Dubai expats group shows the way to managing a property portfolio

Chris Battle loves talking about property. But he knows he has taken it too far when his wife stops listening.

“She sort of glazes over,” says Mr Battle, 46, from England.

The couple do, however, have a lot to talk about when it comes to real estate. They own seven investment properties and a family home, having first become landlords eight years ago after deciding to rent out their home rather than sell when they moved to Dubai from London.

They enjoyed receiving the rent money so much they bought another in the United Kingdom in 2011, two more in the United States a couple of years ago and more UK purchases since then. Their portfolio is now worth about £1.38 million and they have more purchases planned.

While his wife many not want to discuss their portfolio, Mr Battle’s expertise as a buy-to-let landlord is not going to waste. He has set up a meetup group for property investors like himself. Called the The Property Hub Meetup, ( the group was inspired by a UK podcast called the, which gives investors hints and tips.

“I contacted them to see if there was one in Dubai and they said no, would you like to start one? So about a year ago I put the group together,” says Mr Battle.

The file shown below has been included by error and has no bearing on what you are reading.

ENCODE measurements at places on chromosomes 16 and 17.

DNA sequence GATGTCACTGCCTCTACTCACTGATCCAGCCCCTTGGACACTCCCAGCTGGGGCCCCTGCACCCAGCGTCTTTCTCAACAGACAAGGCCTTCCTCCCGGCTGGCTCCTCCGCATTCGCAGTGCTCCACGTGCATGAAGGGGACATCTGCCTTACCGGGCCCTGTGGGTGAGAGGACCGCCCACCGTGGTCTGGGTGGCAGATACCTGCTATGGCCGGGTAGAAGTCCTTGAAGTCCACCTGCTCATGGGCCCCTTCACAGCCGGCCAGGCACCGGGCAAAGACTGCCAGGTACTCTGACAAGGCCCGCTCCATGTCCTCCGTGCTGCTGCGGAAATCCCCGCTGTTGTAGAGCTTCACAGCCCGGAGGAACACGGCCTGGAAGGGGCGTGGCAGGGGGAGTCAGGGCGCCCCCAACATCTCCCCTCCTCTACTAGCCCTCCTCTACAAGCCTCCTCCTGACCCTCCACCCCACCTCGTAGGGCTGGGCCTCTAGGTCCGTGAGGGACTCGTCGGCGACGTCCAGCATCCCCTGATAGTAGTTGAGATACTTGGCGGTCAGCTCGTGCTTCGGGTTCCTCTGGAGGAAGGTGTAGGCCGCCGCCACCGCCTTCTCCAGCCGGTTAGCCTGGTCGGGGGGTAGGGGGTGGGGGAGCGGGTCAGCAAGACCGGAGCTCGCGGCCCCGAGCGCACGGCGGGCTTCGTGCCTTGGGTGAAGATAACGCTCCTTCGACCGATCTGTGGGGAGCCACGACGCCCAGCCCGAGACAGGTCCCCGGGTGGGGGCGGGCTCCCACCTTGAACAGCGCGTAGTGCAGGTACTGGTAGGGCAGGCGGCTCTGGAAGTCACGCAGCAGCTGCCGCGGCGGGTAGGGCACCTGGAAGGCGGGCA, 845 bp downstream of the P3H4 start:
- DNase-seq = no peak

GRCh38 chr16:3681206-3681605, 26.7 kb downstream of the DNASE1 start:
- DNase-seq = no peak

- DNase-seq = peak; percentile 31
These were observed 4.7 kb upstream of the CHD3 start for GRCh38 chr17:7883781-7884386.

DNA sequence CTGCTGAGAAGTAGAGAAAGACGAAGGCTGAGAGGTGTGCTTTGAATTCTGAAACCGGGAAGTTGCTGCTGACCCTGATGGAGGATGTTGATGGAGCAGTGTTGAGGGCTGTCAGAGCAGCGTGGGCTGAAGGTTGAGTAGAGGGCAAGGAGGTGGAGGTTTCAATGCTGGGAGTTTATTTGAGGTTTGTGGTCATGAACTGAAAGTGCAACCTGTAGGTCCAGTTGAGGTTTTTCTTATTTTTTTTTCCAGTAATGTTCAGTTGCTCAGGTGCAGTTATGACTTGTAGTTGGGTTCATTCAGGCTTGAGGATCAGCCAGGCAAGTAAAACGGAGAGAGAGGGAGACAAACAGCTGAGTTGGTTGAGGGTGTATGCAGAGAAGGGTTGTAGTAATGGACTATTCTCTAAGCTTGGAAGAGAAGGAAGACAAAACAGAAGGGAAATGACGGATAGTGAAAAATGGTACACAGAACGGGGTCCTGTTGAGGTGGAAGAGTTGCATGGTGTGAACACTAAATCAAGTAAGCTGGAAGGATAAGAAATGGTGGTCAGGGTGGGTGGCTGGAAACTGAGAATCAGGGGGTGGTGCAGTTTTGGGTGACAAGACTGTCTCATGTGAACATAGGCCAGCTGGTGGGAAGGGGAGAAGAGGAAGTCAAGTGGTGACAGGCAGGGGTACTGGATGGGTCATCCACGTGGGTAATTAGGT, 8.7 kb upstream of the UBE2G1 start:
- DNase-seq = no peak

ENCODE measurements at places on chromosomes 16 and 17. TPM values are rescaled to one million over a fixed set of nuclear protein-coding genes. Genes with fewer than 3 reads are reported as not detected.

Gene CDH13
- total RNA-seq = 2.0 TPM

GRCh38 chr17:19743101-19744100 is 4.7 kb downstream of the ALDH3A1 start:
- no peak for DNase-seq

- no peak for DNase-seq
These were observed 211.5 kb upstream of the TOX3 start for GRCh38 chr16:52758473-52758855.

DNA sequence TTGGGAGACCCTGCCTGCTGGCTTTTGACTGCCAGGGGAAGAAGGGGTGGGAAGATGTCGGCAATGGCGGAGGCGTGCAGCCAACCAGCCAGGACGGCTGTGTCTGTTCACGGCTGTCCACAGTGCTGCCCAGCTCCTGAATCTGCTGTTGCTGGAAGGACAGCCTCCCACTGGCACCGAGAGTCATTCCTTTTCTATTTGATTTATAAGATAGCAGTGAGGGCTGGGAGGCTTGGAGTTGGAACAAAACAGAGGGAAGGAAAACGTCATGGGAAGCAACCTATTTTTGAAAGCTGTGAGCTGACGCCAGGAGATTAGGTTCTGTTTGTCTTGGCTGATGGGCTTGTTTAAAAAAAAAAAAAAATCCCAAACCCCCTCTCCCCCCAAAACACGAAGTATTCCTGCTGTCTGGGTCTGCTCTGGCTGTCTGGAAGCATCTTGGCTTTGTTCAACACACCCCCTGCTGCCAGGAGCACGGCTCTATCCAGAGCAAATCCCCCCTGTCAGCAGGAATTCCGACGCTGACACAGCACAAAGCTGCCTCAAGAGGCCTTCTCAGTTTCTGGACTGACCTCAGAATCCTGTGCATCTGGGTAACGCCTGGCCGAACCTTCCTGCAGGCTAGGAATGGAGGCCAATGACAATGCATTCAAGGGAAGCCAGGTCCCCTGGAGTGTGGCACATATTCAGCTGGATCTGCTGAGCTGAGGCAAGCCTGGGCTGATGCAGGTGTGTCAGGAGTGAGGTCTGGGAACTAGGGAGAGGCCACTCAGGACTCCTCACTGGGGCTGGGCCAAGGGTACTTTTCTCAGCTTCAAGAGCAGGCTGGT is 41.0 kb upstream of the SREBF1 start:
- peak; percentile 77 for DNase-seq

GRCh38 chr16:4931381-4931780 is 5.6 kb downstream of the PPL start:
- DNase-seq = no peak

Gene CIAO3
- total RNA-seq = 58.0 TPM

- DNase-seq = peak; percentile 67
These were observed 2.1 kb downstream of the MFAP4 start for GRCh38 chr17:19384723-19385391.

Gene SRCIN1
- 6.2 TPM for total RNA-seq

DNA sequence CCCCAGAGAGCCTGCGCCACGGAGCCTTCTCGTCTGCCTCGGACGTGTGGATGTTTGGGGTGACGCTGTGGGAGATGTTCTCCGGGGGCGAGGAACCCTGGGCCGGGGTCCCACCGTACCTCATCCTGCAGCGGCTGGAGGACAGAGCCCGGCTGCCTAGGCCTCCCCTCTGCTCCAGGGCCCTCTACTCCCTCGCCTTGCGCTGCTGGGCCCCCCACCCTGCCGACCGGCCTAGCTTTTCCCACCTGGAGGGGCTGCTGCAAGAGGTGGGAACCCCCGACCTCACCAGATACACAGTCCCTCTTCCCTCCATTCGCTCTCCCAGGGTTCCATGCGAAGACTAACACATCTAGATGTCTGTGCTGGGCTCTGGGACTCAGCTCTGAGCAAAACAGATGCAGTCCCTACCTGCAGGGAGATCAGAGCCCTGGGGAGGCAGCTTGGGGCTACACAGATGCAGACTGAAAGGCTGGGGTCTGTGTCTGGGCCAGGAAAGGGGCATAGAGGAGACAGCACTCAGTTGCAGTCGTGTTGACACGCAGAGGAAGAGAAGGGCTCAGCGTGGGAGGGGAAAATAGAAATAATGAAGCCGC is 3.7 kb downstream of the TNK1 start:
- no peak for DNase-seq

Members meet on a monthly basis in Dubai to discuss relevant topics, goals and the progress of their property investments. Last time around 14 people attended, most of whom have investment properties in the UK.

And there could never be a better time to discuss investing into the UK.

Victoria Garrett, a partner at Knight Frank Middle East, which is currently marketing a development in Staines upon Thames to UAE residents, says the UK market has cooled post-Brexit.

In London, for example, prime central prices are expected to end the year down 9 per cent, according to Savills.

“On everyone’s lips at the moment is currency. It is an all-time low, so in terms of making your money work harder for you, converting your money back now is the perfect time to do it,” adds Ms Garrett.

Investing back home is certainly key for group member Darren Cairns, 32, from Scotland. He now has five apartments in the UK worth about £1.12m (Dh5.1m), having bought his first in London, a two-bedroom flat for £385,000, before moving out in 2013. He then bought a one-bedroom flat in Edinburgh for £120,000 last year; a two-bedroom flat in New Crofton for £80,000, again last year; a two-bedroom in Manchester for £200,000 this year and another in Liverpool this year for £82,000.

His strategy is simple, to create a base of assets – property – most of which he has bought using interest-only, buy-to-let mortgages which he rents out to generate cash which he will use to invest in other things. And it has already started paying off. His London pad is now worth £600,000.